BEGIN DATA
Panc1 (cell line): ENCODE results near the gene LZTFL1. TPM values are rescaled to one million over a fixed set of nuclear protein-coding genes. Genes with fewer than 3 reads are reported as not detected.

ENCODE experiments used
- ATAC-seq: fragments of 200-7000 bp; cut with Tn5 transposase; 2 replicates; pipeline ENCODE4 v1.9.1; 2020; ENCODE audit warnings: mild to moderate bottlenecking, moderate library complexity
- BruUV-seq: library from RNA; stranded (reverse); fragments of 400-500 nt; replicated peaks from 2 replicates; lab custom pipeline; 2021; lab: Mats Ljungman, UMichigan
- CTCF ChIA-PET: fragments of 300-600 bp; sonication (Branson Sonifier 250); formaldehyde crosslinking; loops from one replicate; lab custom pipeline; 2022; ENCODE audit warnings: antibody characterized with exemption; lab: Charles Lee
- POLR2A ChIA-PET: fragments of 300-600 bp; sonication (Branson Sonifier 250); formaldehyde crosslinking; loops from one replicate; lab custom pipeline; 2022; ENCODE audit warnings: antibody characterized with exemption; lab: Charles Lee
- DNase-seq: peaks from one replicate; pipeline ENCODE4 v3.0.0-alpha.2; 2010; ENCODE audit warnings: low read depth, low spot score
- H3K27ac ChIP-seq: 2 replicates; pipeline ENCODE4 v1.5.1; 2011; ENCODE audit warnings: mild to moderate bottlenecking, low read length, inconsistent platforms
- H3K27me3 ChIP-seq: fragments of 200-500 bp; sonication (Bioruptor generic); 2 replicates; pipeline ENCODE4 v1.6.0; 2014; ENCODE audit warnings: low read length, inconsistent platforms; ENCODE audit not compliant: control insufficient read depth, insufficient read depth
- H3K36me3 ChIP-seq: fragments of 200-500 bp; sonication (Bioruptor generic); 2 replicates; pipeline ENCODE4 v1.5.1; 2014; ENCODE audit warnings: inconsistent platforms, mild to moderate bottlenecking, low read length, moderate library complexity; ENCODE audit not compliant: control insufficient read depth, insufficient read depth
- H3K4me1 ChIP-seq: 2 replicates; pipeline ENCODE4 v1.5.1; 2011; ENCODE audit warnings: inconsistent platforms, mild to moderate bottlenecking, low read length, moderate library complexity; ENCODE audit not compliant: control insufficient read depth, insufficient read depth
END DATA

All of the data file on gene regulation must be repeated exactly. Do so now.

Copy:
Panc1 (cell line): ENCODE results near the gene LZTFL1. TPM values are rescaled to one million over a fixed set of nuclear protein-coding genes. Genes with fewer than 3 reads are reported as not detected.

ENCODE experiments used
- ATAC-seq: fragments of 200-7000 bp; cut with Tn5 transposase; 2 replicates; pipeline ENCODE4 v1.9.1; 2020; ENCODE audit warnings: mild to moderate bottlenecking, moderate library complexity
- BruUV-seq: library from RNA; stranded (reverse); fragments of 400-500 nt; replicated peaks from 2 replicates; lab custom pipeline; 2021; lab: Mats Ljungman, UMichigan
- CTCF ChIA-PET: fragments of 300-600 bp; sonication (Branson Sonifier 250); formaldehyde crosslinking; loops from one replicate; lab custom pipeline; 2022; ENCODE audit warnings: antibody characterized with exemption; lab: Charles Lee
- POLR2A ChIA-PET: fragments of 300-600 bp; sonication (Branson Sonifier 250); formaldehyde crosslinking; loops from one replicate; lab custom pipeline; 2022; ENCODE audit warnings: antibody characterized with exemption; lab: Charles Lee
- DNase-seq: peaks from one replicate; pipeline ENCODE4 v3.0.0-alpha.2; 2010; ENCODE audit warnings: low read depth, low spot score
- H3K27ac ChIP-seq: 2 replicates; pipeline ENCODE4 v1.5.1; 2011; ENCODE audit warnings: mild to moderate bottlenecking, low read length, inconsistent platforms
- H3K27me3 ChIP-seq: fragments of 200-500 bp; sonication (Bioruptor generic); 2 replicates; pipeline ENCODE4 v1.6.0; 2014; ENCODE audit warnings: low read length, inconsistent platforms; ENCODE audit not compliant: control insufficient read depth, insufficient read depth
- H3K36me3 ChIP-seq: fragments of 200-500 bp; sonication (Bioruptor generic); 2 replicates; pipeline ENCODE4 v1.5.1; 2014; ENCODE audit warnings: inconsistent platforms, mild to moderate bottlenecking, low read length, moderate library complexity; ENCODE audit not compliant: control insufficient read depth, insufficient read depth
- H3K4me1 ChIP-seq: 2 replicates; pipeline ENCODE4 v1.5.1; 2011; ENCODE audit warnings: inconsistent platforms, mild to moderate bottlenecking, low read length, moderate library complexity; ENCODE audit not compliant: control insufficient read depth, insufficient read depth